A lot or a little?
The parents' guide to what's in this movie.
What parents need to know
Parents need to know that Nature Calls may center on a scoutmaster and his troop, but it's in no way age appropriate for kids, tweens, or young teens. It starts off with a tender premise -- the adult son of a scout leader wants to follow in his elderly father's footsteps -- but quickly veers into over-the-top territory. There's barely a scene of dialogue without a "f--k" and/or other strong language, there are lots of crude and scatological jokes, and the boys even spot a mysterious naked woman on a motorcycle in the woods. There's also a lot of comedic violence that culminates in a man being blown up and killed in the outdoors.
- Parents say
- Kids say
What's the story?
Brothers Randy (Patton Oswalt) and Kirk (Johnny Knoxville) couldn't be more different. They're both the sons of a beloved scout troopmaster, but while Randy has taken over the now-struggling troop, Kirk wants nothing to do with scouting. When Randy discovers that none of his troop wants to go camping because they're at Kirk's son's video-games-and-movies sleepover, Randy basically coerces the boys to go on a trip with his disabled, elderly dad in tow. The next morning, Kirk and his best friend go after Randy and the kids, while Kirk's wife Janine (Maura Tierney) must explain to the other boys' parents whey their sons aren't there. Late comedian Patrice O'Neal appears in his final film performance as an angry dad trying to convince his son that he's not dead -- as the scout leaders erroneously told him.
Is it any good?
Oswalt, so good in Young Adult and on Showtime's The United States of Tara gets nothing from Nature Calls' flat, forgettable script. It's a shame he signed up to do something that's so embarrassing to his comedic abilities. This is lowbrow humor that actually has a promising early premise, but it goes south quickly and never recovers. How the director found parents willing to let their young sons be in this crass a comedy is befuddling.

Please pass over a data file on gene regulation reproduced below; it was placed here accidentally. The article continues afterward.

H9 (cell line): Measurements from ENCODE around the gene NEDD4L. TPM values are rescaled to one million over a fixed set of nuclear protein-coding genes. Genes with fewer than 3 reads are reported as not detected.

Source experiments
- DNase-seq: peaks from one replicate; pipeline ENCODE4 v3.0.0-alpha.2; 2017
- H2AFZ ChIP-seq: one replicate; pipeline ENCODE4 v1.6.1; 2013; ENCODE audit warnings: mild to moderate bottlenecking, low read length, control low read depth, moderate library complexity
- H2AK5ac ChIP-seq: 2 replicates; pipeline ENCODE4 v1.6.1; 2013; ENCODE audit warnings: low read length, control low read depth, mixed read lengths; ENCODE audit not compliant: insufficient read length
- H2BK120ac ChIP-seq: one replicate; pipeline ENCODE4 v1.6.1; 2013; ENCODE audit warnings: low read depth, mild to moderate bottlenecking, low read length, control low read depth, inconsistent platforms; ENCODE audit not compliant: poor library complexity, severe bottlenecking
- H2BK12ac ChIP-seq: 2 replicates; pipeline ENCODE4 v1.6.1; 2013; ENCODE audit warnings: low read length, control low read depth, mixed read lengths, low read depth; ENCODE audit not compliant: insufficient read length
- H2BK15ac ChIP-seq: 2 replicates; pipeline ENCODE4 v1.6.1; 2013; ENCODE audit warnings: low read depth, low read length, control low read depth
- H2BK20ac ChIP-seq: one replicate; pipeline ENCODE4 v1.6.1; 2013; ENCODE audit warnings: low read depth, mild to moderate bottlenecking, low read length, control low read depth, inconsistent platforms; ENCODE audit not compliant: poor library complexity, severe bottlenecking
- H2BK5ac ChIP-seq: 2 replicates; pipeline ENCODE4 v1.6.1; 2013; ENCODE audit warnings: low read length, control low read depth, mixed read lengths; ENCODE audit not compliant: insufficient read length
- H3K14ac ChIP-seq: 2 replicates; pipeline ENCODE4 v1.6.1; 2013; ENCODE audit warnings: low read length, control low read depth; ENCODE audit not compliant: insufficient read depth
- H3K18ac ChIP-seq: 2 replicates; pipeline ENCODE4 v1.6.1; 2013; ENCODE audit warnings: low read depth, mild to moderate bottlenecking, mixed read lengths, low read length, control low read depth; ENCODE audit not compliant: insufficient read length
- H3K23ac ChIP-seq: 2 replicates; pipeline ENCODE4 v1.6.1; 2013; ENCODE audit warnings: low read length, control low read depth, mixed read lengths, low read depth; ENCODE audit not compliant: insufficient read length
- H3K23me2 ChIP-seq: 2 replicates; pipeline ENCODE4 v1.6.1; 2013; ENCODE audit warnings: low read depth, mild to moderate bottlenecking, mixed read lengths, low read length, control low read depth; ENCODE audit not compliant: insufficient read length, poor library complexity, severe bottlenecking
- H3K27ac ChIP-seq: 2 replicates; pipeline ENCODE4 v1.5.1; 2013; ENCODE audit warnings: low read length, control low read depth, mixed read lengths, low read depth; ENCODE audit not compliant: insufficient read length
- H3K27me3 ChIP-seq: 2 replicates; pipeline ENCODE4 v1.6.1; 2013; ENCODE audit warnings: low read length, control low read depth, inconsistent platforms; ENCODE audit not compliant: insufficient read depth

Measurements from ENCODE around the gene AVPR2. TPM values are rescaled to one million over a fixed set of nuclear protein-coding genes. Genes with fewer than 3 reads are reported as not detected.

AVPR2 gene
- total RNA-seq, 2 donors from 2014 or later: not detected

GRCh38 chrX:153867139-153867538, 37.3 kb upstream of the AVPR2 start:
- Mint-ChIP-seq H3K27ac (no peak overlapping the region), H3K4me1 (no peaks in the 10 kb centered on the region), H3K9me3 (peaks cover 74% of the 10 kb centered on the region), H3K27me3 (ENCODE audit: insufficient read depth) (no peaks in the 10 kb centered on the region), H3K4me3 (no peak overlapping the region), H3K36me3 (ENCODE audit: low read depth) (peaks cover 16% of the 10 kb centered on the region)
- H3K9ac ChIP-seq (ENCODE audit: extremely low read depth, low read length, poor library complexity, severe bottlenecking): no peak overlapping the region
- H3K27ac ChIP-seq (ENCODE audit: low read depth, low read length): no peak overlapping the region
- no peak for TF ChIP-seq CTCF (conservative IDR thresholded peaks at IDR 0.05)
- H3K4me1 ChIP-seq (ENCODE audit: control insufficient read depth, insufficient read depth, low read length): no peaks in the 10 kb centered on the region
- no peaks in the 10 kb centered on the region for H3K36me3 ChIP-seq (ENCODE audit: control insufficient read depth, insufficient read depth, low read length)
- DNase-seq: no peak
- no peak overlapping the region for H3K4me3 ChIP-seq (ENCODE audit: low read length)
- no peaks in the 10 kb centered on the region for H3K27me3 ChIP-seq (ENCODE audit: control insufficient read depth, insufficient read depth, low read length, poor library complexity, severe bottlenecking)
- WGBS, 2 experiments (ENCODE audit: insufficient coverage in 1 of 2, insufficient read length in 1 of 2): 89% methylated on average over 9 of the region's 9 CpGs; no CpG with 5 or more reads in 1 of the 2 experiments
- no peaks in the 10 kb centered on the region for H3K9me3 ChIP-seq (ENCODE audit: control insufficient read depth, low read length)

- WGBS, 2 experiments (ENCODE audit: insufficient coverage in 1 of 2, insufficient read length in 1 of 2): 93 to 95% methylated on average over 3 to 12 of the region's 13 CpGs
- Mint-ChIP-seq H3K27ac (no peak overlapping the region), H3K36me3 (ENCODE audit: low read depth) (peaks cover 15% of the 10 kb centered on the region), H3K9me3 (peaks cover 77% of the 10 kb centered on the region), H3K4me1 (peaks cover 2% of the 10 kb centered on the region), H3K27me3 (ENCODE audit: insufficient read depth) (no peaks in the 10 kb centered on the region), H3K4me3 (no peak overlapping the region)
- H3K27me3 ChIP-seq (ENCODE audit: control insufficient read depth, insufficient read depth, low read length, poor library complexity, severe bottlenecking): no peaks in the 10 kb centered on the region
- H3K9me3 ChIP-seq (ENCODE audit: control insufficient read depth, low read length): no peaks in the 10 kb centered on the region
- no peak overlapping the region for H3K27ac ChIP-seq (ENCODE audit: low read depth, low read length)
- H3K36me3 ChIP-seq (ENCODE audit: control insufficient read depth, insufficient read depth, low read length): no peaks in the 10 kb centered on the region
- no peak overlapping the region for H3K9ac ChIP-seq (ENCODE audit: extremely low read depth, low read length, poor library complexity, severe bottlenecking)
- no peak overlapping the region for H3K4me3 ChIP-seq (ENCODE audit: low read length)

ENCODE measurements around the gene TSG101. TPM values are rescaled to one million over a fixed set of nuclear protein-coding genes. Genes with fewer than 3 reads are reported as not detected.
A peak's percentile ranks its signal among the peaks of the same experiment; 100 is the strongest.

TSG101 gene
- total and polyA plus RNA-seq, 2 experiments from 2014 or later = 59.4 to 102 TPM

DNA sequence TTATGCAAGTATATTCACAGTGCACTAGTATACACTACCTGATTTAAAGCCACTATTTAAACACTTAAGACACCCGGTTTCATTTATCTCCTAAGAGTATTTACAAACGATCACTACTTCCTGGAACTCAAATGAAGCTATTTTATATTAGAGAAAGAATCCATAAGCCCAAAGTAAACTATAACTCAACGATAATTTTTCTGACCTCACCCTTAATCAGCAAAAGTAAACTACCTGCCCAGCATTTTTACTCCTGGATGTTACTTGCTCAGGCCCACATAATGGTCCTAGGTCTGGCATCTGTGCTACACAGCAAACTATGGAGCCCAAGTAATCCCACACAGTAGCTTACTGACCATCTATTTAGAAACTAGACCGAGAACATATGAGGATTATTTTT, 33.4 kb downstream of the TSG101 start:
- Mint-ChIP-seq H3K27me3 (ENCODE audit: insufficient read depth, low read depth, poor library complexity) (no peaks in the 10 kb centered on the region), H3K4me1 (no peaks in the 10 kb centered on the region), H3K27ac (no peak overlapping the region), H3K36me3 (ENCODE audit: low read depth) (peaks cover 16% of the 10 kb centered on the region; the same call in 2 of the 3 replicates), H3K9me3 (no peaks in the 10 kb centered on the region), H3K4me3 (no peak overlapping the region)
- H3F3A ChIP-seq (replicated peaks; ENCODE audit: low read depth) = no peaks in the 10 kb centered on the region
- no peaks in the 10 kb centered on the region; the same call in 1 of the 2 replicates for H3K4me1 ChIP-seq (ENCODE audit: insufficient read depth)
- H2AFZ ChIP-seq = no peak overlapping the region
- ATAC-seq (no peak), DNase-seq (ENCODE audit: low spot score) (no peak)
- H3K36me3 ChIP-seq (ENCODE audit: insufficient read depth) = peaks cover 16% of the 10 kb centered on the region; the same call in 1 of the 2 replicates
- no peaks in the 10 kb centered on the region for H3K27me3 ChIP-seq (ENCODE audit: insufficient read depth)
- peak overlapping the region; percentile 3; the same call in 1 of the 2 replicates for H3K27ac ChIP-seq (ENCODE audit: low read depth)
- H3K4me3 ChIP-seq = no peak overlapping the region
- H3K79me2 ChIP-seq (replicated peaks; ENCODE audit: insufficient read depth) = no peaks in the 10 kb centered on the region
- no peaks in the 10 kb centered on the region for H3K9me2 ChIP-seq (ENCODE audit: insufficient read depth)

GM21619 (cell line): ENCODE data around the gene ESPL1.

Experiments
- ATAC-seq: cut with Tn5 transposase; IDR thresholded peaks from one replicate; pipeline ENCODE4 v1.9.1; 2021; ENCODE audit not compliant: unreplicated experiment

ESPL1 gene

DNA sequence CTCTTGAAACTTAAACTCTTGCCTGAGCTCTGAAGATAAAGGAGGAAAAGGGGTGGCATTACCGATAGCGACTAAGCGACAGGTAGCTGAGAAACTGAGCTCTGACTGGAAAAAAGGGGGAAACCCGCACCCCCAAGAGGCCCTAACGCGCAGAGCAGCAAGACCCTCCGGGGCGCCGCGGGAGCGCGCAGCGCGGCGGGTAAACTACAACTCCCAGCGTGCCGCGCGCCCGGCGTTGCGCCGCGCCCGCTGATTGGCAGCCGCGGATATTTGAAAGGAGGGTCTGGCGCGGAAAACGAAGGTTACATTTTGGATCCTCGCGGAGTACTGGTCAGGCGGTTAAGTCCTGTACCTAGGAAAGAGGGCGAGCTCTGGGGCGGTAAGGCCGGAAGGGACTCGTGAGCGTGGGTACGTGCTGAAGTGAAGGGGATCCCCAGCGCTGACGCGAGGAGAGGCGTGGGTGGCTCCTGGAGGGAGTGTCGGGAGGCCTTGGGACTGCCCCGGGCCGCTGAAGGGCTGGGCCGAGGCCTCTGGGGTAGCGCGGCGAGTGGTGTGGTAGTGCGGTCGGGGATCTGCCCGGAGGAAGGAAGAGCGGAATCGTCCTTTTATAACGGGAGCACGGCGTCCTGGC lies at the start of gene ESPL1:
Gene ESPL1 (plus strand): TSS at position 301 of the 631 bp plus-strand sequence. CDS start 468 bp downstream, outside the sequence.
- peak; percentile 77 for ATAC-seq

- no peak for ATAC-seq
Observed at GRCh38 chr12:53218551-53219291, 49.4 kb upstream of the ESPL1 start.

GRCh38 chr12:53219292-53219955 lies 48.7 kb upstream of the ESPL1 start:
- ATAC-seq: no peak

Although Riggle and Knoxville are a duo made in fraternity-boy heaven, and O'Neal is a sight for sore eyes in his minor role, it's a waste that such a funny performer should have his last performance be in such a tasteless mess of a movie.
Talk to your kids about ...
Families can talk about how not all movies featuring minors are actually geared toward kids and teens. How might Nature Calls have been different if kids were the target audience?
Is it appropriate for a movie about a group of young kids to feature so many raunchy jokes and strong language? Why or why not?
The violence in the movie, even a character's death, is played for laughs. Does it come off as amusing?
- In theaters: November 9, 2012
- On DVD or streaming: January 22, 2013
- Cast: Johnny Knoxville, Patton Oswalt, Rob Riggle
- Director: Todd Rohal
- Studio: Magnolia Pictures
- Genre: Comedy
- Run time: 85 minutes
- MPAA rating: R
- MPAA explanation: language and some sexual content/nudity
- Last updated: November 11, 2020
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Common Sense Media's unbiased ratings are created by expert reviewers and aren't influenced by the product's creators or by any of our funders, affiliates, or partners.
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